A 15-year-old girl who testified during the sentencing hearing of convicted sex criminal and former USA Gymnastics physical therapist Larry Nassar claims that Michigan State University (MSU) has billed her family for sessions in which Nassar abused her.
"I, too, was sexually assaulted by Larry Nassar — multiple times at multiple appointments," said Emma Ann Miller during the trial's sentencing phase on Monday. "My last 'treatment' was in August 2016. A week later, he was let go by MSU . . . I’m possibly the last child he will ever assault."
Nassar was indeed terminated from Michigan State, one year after USA Gymnastics (USAG) — the organization that fields the U.S. gymnastics national team — reported allegations concerning his behavior to the police. Moreover, it is alleged that the university's upper management had knowledge of accusations against the doctor tied to incidents at the MSU office he maintained, and did little to nothing about it. Currently, it is strongly suspected that he sexually abused over 150 girls and young women during his time as a physical therapist for athletes, in an alleged pattern of assault that dates back to the 1990s.
University president Lou Anna Simon claims that, while a Title IX complaint was filed with MSU's coordinator and investigated through that office and the police, she was unaware that the accusations included Nassar. "I was informed that a sports medicine doctor was under investigation,” Simon said last Wednesday in a court appearance to observe a sentencing hearing. "I told people to play it straight up, and I did not receive a copy of the report. That’s the truth."
Regardless, Nassar was able to continue practicing medicine and molesting women and girls long after allegations against him became public. The 15-year-old speaking today would be just one of them. Currently, there are more than a few calls for an investigation into MSU's actions concerning Nassar and for Simon's resignation.
The 15-year-old continued, "MSU Sports Medicine charged me for those appointments. My mom is still getting billed for appointments where I was sexually assaulted."
Miller continued, "Are you listening, MSU? I can’t hear you. Are you listening? I am 15 years old, and I am not afraid of you — nor will I ever be."
“Instead of getting up at your sentencing, giving some hollow, insincere apology," she said to Nassar, "you could outline all the times — for me, for us — that MSU, Twistars and USAG should have stopped you,” Miller said. Twistars is a local gym where Nassar also worked.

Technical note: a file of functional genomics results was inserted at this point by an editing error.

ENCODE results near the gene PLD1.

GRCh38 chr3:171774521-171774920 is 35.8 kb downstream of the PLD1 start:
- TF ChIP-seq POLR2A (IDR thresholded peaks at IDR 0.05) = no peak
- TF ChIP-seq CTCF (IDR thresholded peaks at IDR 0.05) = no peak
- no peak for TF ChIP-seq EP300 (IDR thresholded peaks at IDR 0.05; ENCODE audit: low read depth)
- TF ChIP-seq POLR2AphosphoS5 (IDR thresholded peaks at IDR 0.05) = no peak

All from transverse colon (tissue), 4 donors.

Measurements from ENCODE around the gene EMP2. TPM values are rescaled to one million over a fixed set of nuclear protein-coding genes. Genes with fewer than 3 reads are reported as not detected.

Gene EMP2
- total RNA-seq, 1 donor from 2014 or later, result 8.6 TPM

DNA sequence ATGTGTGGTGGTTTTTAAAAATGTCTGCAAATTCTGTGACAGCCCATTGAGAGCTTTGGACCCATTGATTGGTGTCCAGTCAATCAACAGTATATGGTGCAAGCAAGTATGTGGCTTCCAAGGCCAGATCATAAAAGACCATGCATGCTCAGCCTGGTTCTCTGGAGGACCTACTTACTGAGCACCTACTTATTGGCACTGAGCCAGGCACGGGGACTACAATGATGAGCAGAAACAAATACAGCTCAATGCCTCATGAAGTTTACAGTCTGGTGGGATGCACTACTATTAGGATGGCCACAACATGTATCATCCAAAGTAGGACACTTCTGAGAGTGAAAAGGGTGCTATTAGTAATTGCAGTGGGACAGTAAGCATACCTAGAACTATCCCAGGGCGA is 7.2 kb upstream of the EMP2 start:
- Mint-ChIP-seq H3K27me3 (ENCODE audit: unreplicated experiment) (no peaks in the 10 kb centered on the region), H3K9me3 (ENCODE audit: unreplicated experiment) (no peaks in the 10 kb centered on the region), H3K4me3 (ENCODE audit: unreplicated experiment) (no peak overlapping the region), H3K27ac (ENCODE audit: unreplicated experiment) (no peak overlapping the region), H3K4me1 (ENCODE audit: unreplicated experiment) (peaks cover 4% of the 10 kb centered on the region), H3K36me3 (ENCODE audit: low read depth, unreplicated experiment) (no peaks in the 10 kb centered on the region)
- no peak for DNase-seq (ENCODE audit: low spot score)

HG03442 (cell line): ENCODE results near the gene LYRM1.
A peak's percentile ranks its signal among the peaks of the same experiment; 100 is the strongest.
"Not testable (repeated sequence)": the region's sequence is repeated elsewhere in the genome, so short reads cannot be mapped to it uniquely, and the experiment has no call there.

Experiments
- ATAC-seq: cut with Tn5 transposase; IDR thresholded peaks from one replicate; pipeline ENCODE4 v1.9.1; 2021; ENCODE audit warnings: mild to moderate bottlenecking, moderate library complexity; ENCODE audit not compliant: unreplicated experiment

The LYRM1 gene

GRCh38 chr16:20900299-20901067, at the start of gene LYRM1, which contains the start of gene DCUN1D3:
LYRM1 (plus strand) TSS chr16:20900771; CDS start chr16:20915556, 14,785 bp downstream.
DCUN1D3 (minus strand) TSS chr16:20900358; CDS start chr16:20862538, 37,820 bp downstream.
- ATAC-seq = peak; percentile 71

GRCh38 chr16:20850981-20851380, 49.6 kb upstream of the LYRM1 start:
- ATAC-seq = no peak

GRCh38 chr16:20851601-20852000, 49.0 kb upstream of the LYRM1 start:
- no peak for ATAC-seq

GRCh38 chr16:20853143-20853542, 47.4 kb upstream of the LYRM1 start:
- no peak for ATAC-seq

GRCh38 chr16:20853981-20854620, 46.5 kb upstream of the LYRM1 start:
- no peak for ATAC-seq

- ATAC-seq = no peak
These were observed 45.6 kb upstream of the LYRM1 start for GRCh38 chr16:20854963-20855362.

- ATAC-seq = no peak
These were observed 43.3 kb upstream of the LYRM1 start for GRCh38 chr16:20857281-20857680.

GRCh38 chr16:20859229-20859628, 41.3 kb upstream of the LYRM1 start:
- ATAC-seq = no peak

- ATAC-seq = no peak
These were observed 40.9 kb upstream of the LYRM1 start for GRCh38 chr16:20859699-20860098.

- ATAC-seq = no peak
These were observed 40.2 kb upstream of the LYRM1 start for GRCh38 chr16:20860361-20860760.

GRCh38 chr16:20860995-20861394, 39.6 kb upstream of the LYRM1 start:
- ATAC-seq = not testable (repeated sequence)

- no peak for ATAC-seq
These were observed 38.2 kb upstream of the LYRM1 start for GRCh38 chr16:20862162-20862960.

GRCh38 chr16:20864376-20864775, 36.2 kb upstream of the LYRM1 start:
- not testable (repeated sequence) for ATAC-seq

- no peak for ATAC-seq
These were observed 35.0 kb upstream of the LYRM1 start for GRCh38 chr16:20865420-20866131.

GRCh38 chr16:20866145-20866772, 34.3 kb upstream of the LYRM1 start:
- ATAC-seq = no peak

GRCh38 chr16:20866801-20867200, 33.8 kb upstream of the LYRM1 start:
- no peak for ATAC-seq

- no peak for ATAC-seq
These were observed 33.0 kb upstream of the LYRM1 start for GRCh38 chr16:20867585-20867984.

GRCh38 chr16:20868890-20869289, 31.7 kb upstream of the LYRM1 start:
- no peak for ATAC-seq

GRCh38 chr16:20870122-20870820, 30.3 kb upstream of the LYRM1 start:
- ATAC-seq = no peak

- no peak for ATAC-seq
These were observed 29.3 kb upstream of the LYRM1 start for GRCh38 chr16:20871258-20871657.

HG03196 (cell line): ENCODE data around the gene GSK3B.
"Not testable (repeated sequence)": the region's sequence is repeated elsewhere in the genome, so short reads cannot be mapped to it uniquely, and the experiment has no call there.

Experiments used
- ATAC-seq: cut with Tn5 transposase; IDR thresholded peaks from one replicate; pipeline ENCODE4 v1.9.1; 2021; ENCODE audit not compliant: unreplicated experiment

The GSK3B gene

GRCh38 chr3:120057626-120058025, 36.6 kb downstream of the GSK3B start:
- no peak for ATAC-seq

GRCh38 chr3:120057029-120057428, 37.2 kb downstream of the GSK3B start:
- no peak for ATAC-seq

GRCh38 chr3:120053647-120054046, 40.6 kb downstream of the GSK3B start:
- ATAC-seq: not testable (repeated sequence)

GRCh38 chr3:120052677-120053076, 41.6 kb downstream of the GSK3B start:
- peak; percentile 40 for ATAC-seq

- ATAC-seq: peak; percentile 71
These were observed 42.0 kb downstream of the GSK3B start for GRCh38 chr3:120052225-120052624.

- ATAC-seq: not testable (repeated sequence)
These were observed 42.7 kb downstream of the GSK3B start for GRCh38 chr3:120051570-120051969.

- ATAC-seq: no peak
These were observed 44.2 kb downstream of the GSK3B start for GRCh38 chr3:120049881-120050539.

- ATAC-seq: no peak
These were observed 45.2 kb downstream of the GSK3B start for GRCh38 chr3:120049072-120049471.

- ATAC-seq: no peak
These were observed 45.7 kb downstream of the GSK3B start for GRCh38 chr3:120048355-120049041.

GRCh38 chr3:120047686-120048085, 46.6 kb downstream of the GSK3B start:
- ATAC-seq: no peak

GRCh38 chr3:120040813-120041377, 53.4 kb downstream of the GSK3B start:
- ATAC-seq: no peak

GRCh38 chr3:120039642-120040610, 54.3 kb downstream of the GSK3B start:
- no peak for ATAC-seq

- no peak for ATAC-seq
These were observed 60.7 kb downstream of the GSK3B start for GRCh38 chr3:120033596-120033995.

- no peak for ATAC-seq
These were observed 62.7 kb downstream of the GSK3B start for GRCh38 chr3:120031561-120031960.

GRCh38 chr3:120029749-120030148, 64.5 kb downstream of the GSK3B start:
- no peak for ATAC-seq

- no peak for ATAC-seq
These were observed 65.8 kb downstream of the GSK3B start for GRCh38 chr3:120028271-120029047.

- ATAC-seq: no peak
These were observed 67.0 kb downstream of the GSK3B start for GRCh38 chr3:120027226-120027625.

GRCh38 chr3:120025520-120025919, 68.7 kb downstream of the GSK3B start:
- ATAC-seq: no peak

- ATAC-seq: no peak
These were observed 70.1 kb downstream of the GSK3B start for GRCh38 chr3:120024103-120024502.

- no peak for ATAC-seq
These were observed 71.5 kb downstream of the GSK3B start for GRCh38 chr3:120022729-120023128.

"Do the right thing for us. Be honest, try and help us. Tell us who knew what and when. Tell us how and when there were opportunities to stop you. Tell us about the tell-tale signs that others at MSU, Twistars and USAG should have seen but didn’t. In one of your last public acts, actually help someone."
Time reports that a spokesperson for MSU claimed that he had no knowledge that would confirm that the university is currently demanding payment for sessions in which Miller was abused, but that the university's billing department will look into it. "I can tell you that patients of former MSU physician Larry Nassar will not be billed," the spokesperson said.
Throughout his alleged history of abuse, Nassar followed an apparent pattern of telling patients, administrators and families that he was manipulating the "pelvic floor" of the athletes under his treatment for health reasons — a cover for what turned out to be a large number of sexual assaults.
In 2015, a series of complaints led to a full FBI investigation of Nassar, which ultimately resulted in his conviction on possession of 37,000 child pornography images and videos and the molestation of the girls those images and videos depicted. The judge in the case sentenced him to 60 years, allowing his victims to testify against him during his sentencing hearing. Those testimonies are now entering their third week.
In related news Monday, three members of the USA Gymnastics board resigned. Already, critics and independent investigators had suggested that major changes and steps towards accountability were necessary following USAG's handling of the accusations against Nassar.
An attorney for over 100 of Nassar's victims said on Monday, "In speaking with some of our clients this morning, all of them wondered whether USAG will change the position they have taken in court that USAG had no duty to warn its member gymnasts even though they knew Larry Nassar was a molester." He added, "Until that happens, this move is simply a public relations ploy to save a sinking ship of an organization."